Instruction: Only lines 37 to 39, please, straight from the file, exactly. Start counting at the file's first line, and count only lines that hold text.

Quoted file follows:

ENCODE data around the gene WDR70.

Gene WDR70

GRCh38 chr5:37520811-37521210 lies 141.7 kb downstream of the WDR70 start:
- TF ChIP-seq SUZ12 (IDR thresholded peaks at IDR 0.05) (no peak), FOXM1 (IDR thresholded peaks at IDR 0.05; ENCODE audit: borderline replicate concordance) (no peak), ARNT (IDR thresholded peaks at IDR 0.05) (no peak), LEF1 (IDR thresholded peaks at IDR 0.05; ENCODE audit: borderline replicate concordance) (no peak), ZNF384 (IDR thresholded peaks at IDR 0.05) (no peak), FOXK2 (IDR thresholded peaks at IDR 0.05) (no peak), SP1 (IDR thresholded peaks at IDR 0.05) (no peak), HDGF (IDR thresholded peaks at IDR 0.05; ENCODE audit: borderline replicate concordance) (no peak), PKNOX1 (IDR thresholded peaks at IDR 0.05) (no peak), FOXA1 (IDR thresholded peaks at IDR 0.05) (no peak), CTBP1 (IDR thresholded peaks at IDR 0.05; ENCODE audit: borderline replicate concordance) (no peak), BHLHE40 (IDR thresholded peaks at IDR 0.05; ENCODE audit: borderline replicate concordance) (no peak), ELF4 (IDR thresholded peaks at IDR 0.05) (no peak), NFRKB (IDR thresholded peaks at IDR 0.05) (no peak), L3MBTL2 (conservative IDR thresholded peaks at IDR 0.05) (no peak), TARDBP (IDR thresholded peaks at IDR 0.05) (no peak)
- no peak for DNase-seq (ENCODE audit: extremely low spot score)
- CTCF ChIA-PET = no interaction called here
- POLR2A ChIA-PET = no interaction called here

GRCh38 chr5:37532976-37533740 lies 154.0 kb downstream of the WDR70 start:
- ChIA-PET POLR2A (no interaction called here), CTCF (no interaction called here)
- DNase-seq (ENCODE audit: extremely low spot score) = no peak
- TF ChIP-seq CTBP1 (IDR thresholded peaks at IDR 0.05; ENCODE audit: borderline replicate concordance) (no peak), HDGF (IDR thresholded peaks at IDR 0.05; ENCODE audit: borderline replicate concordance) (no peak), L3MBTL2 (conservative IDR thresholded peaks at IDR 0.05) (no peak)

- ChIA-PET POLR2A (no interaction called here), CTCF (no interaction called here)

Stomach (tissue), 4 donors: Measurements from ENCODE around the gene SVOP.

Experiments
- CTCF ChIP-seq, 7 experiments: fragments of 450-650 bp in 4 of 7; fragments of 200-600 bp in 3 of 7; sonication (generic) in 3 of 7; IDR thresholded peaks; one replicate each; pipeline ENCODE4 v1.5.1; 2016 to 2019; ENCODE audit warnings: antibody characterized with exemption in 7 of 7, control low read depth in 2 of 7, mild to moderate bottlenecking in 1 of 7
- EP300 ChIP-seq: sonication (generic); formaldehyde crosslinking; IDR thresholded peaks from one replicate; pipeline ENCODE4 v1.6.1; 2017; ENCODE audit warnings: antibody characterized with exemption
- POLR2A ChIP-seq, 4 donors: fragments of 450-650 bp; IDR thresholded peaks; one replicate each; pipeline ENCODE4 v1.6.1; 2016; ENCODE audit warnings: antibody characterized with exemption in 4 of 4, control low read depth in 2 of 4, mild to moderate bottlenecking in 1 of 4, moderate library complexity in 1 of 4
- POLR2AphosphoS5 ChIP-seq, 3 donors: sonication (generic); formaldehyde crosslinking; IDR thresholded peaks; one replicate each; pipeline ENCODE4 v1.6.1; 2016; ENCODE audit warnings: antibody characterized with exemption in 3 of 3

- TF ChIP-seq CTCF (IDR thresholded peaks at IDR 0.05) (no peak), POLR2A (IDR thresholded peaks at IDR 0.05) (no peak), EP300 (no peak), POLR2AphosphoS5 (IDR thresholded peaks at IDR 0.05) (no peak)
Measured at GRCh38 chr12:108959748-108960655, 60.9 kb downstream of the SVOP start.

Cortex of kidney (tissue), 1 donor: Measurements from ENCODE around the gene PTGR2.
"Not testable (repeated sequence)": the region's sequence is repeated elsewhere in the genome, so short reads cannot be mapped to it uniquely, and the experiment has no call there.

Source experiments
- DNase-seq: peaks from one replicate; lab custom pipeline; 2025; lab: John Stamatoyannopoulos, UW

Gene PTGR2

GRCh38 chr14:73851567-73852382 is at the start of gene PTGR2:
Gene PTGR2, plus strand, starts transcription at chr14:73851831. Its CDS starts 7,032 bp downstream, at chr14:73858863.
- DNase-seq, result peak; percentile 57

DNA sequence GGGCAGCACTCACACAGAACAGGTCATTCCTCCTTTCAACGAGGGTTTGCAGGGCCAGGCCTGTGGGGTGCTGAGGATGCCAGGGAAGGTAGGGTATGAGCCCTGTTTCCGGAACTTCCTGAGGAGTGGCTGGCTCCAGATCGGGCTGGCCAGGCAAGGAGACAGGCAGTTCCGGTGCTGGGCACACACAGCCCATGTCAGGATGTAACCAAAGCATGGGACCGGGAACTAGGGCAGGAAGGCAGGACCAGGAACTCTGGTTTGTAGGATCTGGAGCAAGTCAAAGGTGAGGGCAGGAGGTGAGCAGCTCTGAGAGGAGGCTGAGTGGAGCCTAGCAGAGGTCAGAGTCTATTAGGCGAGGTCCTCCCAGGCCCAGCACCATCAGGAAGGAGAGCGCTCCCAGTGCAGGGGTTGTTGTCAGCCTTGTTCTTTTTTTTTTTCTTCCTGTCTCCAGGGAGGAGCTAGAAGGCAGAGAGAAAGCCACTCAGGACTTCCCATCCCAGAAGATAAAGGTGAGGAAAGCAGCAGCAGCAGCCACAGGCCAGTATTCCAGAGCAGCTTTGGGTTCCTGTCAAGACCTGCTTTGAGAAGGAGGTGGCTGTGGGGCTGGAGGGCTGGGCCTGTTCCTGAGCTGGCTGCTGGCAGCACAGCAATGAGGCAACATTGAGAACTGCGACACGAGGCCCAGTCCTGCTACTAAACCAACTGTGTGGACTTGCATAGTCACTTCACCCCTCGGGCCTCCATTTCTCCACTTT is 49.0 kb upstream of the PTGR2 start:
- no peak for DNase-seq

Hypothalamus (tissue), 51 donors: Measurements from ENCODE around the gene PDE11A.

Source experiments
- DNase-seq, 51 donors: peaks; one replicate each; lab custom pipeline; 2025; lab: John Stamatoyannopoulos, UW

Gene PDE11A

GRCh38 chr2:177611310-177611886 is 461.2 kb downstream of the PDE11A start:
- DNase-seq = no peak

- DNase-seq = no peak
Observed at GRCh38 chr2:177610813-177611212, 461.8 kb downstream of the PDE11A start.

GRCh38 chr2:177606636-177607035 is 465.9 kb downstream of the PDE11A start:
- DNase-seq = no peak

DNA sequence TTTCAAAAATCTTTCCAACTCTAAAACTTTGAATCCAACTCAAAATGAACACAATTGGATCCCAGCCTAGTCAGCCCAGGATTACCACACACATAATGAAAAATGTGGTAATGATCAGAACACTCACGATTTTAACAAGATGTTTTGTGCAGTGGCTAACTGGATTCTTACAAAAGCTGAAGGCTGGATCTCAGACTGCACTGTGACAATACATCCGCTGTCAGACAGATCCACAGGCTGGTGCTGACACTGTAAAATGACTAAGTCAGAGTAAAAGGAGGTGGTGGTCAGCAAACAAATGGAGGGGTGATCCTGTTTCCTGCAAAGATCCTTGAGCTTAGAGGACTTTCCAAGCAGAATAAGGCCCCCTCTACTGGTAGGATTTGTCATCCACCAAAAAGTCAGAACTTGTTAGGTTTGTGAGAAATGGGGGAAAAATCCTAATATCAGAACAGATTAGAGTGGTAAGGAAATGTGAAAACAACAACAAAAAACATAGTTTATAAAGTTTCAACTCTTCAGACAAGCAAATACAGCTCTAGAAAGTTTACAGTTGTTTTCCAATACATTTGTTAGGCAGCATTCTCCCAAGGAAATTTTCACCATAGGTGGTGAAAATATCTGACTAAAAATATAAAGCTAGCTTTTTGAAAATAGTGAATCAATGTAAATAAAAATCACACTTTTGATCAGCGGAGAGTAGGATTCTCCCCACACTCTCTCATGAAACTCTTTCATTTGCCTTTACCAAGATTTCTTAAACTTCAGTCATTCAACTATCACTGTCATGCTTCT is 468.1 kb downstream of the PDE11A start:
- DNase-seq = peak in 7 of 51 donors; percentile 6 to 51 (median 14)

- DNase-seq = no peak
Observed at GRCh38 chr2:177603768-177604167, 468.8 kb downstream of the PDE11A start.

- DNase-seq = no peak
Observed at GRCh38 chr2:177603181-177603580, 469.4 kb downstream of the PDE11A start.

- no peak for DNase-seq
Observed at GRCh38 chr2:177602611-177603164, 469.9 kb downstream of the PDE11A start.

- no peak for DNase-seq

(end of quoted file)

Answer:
- DNase-seq = no peak
Observed at GRCh38 chr2:177610813-177611212, 461.8 kb downstream of the PDE11A start.

GRCh38 chr2:177606636-177607035 is 465.9 kb downstream of the PDE11A start: